In addition to one and two hour portraiture sessions (900 € and 1,900 € respectively), Studio Harcourt also offers makeup workshops in the Studio Jean Cocteau (135 € per person) and photography workshops. Although they're most famous for their portraits of individuals, Studio Harcourt also photographs couples, families, groups and products. Please refer to their website for additional information.
10 rue Jean Goujon
Tel: 01 42 56 67 67
Many thanks to Véronique Kurtz of WICE for organizing this special behind-the-scenes visit of Studio Harcourt.
Nice. What a wonderful experience, even just the tour. Nadal looks terrific, of course, but I'm not so sure about the lighting on your Mr Hayter--strange shadows.ReplyDelete
Also, is it Cosette or Colette Harcourt?
And I wonder if the Baccarat pattern Harcourt (my favorite) is somehow related to the family, although it's older than this studio.
There's also a Harcourt portrait of a young Federer. I almost didn't recognize him with his long hair! The strange shadows on Mr Hayter are my fault because I was standing too far back. The Harcourt photographers stand much closer to their subjects but I didn't want to get in the way of the rest of our group.Delete
It's Cosette Harcourt, although her real name was Germaine Hirschefeld.
We should have gone to the Baccarat Museum when you were in Paris! There was a connection between Cosette and the Harcourt publishing company but I didn't get the exact details.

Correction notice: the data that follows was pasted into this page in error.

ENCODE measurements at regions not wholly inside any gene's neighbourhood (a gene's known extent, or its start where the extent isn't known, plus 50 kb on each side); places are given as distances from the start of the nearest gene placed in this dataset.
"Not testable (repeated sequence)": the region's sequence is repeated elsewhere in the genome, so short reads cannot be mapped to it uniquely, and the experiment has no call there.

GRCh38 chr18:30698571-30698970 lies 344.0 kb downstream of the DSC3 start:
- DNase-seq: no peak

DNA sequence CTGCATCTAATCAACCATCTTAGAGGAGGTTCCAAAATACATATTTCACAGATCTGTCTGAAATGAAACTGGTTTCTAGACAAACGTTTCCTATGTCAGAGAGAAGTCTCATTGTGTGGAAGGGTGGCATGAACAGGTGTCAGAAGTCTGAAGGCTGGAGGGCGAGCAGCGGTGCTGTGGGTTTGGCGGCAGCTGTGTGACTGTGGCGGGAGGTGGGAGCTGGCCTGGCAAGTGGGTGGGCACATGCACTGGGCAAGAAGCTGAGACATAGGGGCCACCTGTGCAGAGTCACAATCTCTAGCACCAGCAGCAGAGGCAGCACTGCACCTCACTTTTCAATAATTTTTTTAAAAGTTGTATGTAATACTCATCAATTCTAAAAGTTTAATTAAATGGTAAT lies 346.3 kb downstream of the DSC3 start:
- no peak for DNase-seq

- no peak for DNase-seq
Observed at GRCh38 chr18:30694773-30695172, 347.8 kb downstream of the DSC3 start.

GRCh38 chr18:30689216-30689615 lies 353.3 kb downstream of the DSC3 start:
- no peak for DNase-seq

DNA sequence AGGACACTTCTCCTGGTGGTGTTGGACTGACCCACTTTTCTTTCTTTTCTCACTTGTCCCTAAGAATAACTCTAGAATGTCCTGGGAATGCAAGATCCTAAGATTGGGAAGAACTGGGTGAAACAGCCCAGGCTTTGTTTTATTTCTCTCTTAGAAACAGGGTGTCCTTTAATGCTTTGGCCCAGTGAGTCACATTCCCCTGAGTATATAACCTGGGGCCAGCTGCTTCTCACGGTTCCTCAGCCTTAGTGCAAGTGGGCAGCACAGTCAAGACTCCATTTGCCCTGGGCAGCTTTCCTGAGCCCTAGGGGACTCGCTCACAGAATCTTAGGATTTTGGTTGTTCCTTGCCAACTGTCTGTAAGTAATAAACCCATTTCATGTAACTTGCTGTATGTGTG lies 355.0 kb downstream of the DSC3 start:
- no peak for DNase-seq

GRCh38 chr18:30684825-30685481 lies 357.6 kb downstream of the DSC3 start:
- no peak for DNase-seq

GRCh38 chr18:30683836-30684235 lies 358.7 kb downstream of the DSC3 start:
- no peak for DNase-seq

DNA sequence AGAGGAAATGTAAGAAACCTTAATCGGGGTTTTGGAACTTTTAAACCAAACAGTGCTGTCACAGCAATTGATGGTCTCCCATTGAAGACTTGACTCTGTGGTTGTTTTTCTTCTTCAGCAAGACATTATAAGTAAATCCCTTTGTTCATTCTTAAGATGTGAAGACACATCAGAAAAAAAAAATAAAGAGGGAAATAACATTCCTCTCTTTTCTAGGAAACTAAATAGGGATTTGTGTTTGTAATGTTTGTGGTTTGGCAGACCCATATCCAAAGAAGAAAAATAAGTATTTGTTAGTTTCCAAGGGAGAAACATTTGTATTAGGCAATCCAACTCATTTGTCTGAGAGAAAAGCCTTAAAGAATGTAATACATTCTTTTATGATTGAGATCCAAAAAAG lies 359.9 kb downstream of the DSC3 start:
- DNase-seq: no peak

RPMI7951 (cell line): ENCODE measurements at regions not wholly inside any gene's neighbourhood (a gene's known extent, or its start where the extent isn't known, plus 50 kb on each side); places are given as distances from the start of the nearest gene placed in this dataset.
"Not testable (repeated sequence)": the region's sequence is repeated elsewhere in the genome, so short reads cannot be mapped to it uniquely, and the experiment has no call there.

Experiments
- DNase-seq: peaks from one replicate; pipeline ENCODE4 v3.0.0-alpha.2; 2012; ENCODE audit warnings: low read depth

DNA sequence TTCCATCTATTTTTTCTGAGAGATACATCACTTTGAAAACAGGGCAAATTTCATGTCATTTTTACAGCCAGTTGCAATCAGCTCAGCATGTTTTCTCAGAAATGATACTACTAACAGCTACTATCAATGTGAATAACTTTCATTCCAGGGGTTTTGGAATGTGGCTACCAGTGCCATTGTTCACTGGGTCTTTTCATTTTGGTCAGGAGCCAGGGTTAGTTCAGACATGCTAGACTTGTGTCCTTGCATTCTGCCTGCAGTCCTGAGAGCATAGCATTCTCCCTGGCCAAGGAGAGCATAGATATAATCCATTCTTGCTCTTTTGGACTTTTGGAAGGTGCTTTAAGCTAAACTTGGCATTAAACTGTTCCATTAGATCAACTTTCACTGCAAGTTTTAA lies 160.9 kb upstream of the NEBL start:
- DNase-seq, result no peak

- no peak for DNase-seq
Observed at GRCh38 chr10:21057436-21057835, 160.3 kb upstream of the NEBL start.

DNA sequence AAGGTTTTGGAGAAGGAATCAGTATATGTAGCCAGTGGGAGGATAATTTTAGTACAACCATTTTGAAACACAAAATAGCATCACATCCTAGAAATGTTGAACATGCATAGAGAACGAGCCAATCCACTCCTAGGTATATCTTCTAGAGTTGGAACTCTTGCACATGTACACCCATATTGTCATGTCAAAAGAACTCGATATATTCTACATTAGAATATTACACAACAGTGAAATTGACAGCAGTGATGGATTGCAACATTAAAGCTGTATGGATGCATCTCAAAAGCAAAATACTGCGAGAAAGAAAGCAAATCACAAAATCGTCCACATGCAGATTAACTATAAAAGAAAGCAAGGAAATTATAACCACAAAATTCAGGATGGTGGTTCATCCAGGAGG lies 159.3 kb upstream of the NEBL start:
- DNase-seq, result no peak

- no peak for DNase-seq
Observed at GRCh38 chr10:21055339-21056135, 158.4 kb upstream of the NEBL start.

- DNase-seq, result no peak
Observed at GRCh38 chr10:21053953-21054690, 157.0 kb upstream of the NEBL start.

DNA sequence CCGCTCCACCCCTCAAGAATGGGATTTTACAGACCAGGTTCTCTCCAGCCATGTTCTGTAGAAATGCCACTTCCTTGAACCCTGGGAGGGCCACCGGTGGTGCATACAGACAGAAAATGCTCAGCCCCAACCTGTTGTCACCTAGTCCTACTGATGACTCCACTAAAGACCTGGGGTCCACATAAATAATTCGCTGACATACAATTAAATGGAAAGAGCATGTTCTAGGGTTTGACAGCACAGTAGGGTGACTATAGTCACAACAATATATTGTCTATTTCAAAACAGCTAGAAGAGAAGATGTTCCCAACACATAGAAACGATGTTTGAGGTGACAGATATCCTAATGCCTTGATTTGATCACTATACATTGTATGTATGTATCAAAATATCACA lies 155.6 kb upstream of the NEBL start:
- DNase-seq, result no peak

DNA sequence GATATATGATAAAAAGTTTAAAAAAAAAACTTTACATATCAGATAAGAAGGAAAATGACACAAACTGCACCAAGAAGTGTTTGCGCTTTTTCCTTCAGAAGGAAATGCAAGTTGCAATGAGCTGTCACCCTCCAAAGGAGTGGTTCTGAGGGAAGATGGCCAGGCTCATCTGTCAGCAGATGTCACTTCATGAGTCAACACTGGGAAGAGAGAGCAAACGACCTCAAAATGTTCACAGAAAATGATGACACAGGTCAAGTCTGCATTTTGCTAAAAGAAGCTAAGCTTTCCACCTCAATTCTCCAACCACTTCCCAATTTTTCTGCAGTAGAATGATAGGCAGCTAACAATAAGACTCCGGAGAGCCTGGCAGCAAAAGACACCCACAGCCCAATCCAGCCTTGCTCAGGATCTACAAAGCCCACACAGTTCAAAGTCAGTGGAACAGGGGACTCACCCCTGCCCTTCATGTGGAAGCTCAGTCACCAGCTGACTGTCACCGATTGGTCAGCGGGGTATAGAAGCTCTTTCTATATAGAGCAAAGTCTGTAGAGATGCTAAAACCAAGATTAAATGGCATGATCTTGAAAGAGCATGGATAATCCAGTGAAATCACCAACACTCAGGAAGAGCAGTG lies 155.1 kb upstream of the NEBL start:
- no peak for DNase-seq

Hello Mary Kay! I loved this post yesterday, and then saw this (http://bit.ly/157looB) today... I think the universe is telling me to go get some pics taken..?ReplyDelete
Two posts about Harcourt in two days - I think that it's a definite sign! Now, the question is if you're going to go to the Harcourt photo booth or the studio?!Delete
Many thanks for including the link for the article about the Harcourt photo booth!
How many wonderful places you keep discovering in Paris. Thanks for sharing.ReplyDelete
I don't think I'd ever spend that much money on having my portrait taken, but, there is obviously a clientele for it.
That building's facade reminds me of the one I was born in Barcelona, especially the doors.
Discovering new things in Paris is what makes living here so exciting. Just when I think that I've seen almost everything there is to see, I'm proven wrong!Delete
Massive doors always capture my imagination. It must have been very special to walk through such a grand entrance as a child!
This is very special Mary Kay! A wonderful post and a wonderful shot of the red carpeted stairs leading to the perfectly lit portrait. I can almost believe I was there with you. From the way you have described the experience, I believe this was a very special occasion for you!ReplyDelete
You are a very intuitive man, Baron! It was a special occasion, mainly because I was so excited to see how they place the lights to create the shadows in their iconic portraits. One young woman in our group, who was a self-taught photographer, said that she would empty garbage cans, sweep the floors or do anything to be able to work there. I was tempted to make the same offer!Delete
I think I too would have been a bit starstruck, walking in so many famous peoples shoes!ReplyDelete
Very interesting post.
If the walls at Studio Harcourt could talk, think of the tales they would tell! Mr. Hayter told us that they even photographed a horse (!!) in the studio!Delete